In an automotive world increasingly filled with car-based "crossover" SUVs, the Nissan Armada stands out with its old-fashioned body-on-frame construction. This rugged base gives the full-size, eight-passenger SUV respectable off-roading chops and a towing capacity of up to 9,000 pounds.
An all-new model back in 2004, the Armada is getting on a bit in years but is still a good choice for those looking to do large amounts of people or cargo hauling. Nissan has also kept the big truck fresh with a series of updates throughout its life span, the most notable of which was a major interior overhaul in 2008. It replaced the old, garbage-can quality plastics with rich appointments that wouldn't look out of place in an Infiniti.
As one would expect from its gargantuan exterior dimensions, the Armada has no shortage of interior acreage. Space in generous for first and second-row passengers, although the third-row is best suited for children. Cargo room is 20.0 cubic feet with all three rows in place, 56.7 cubic feet with the third row folded and 97.1 cubic feet with just the first row seats in the upright position.
The Armada is based on the platform used by Nissan's Titan full-size pickup. While these roots give the SUV its hauling and mudding capabilities, they also make for a clumsier driving experience than most crossovers offer.
Acceleration is more than adequate thanks to a standard 5.6-liter V8 that pumps out 317 horsepower and 385 lb-ft. The Armada's five-speed automatic has been surpassed in gears by the transmissions of some rivals, however, and it likely contributes to the SUV's dismal 13/19 mpg with two-wheel-drive (the standard drivetrain) and 12/18 with four-wheel-drive (which is optional).
The standard towing capacity is 6,200 pounds, while an optional Tow Package allows the Armada to haul a full 9,000 pounds.
Trim Level Breakdown
The Aramada is offered in SV, SL and Platinum trim levels.
Standard features for the base SV trim level include an 8-way power driver's seat with manual lumbar support, a vehicle information system with a seven-inch screen, dual zone automatic temperature control, rear air conditioning controls, power windows and door locks, cruise control, a six-speaker AM/FM/CD stereo, 18-inch alloy wheels and a tilt steering column.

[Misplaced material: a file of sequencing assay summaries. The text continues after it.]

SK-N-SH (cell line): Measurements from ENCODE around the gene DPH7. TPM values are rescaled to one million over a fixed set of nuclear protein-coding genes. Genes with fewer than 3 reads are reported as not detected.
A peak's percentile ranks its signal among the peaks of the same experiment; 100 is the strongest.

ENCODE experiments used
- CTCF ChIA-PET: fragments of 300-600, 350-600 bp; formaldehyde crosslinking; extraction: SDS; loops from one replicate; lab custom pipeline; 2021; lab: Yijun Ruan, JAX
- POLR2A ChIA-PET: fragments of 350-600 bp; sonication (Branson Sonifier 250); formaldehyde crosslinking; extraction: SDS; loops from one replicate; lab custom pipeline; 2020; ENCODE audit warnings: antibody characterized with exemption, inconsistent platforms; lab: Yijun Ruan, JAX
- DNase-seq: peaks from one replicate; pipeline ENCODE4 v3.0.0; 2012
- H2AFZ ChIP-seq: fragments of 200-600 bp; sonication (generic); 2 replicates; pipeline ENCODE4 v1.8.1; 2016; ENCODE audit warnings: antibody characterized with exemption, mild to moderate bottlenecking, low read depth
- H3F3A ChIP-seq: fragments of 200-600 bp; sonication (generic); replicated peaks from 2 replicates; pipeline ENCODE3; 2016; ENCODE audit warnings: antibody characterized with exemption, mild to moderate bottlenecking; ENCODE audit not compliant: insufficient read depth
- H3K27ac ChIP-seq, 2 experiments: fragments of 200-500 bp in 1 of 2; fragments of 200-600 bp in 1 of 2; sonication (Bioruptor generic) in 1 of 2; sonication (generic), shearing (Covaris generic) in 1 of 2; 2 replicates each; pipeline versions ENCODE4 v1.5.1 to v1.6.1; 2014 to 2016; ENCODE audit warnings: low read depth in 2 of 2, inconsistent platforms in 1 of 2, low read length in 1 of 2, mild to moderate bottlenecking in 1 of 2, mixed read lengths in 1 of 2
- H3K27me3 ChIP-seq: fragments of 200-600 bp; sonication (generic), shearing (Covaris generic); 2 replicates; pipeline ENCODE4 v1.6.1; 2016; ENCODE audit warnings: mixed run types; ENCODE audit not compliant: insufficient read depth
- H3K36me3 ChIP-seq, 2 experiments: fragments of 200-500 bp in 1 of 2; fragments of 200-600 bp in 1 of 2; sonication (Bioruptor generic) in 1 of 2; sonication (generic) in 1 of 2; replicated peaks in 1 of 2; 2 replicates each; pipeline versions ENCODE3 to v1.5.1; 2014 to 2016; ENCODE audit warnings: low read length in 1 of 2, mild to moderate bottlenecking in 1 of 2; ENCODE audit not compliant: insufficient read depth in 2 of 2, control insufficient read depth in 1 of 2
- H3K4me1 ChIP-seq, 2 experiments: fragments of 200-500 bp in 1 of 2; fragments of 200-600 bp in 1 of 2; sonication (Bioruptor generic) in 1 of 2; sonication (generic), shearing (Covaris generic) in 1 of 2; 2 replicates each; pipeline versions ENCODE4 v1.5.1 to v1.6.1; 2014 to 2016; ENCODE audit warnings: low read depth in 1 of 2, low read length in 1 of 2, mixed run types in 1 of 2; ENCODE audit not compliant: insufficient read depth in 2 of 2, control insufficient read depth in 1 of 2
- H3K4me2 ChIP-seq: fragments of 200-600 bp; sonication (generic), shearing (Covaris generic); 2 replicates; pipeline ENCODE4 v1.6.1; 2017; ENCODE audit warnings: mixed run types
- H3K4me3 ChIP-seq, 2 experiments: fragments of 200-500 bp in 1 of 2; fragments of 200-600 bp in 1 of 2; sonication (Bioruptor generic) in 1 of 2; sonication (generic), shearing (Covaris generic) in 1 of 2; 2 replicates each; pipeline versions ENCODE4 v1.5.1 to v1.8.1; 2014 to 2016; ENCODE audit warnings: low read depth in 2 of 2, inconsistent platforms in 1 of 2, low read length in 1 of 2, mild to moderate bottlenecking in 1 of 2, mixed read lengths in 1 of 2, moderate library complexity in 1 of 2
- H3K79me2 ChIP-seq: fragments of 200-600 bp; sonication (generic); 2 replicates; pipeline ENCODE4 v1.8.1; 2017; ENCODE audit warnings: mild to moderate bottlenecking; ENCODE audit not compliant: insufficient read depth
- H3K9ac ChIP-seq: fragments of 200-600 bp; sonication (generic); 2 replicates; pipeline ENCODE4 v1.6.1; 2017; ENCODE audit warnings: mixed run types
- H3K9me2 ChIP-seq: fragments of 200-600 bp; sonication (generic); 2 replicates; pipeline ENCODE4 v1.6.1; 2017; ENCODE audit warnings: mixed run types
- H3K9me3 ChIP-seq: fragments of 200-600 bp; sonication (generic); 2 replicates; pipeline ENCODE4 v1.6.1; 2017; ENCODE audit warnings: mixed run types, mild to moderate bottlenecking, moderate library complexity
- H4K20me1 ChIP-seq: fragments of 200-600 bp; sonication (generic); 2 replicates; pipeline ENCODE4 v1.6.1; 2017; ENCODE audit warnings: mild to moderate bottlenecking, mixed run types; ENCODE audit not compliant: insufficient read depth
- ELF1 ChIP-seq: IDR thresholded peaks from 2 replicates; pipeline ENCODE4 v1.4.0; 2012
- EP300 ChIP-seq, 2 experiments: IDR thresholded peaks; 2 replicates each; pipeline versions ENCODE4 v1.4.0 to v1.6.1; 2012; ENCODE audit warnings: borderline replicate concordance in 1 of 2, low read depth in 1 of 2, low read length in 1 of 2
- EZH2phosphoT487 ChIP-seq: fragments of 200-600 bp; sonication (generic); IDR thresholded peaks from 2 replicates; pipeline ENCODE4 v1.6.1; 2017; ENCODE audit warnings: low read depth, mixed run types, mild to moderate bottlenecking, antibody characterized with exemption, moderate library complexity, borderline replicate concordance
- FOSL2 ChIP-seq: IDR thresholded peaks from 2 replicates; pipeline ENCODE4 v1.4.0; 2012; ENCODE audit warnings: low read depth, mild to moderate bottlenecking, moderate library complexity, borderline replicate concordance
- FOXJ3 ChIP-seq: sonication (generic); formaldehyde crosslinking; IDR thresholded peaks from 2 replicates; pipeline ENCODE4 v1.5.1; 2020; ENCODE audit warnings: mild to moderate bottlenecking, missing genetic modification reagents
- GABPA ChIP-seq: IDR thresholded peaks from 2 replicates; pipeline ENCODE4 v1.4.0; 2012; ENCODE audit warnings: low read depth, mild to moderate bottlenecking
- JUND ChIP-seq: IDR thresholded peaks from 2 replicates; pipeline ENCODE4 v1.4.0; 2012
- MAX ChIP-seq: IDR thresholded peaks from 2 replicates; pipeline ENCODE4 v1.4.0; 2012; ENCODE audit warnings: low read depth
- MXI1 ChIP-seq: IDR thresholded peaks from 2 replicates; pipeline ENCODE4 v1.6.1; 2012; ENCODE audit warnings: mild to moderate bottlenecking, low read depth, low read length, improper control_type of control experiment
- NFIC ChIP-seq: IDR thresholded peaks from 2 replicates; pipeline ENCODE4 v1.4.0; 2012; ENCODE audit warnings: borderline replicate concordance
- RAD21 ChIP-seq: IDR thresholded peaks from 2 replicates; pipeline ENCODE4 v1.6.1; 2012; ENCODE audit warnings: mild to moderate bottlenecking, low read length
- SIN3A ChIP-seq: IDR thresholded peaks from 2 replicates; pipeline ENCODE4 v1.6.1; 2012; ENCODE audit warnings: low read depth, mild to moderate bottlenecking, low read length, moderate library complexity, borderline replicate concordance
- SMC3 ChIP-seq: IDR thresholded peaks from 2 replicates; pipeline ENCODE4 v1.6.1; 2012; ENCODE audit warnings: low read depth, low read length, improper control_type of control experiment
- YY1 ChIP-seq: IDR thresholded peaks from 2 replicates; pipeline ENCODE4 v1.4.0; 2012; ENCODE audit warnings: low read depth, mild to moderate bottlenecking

Bumping up to the SL trim level starts with everything found on the SV model, but adds heated leather seats, a Bose audio system, 4-way adjustable power passenger's seat, power rear liftgate, Intelligent key entry and ignition, Bluetooth, Homelink Universal Transceiver, auto dimming mirror, 20-inch aluminum wheels and wood-tone trim. New standard equipment added for the latest model year includes USB and VTR jacks and Bluetooth connectivity.
The range-topping Platinum trim level continues upward in terms of content, adding a hard drive navigation system, a a DVD system with an eight-inch monitor and two wireless headphones, a moonroof, XM NavTraffic, an in-cabin microfilter, power flip-put rear windows, memory driver's seat, mirrors and pedals, heated second row seats, driver's exit memory system, 20-inch chrome-clad alloy wheels and a heated, leather-wrapped steering wheel.
New for the latest model year is the Platinum Reserve package, which adds 20-inch dark chrome wheels, a dark chrome grille and outside mirrors, premium grade two-tone chocolate/almond leather-appointed seating and dark satin chrome interior accents
All Armada models come standard with dual front and side airbags in addition to three-row side curtain airbags and traction and stability control systems.
Nissan's very full-size Armada takes on the Chevrolet Tahoe, Ford Expedition, GMC Yukon, Toyota Sequoia, and even the Buick Enclave. Those shopping for a loaded Armada should moving up to the Infiniti QX56, which uses a newer platform and a more potent powertrain.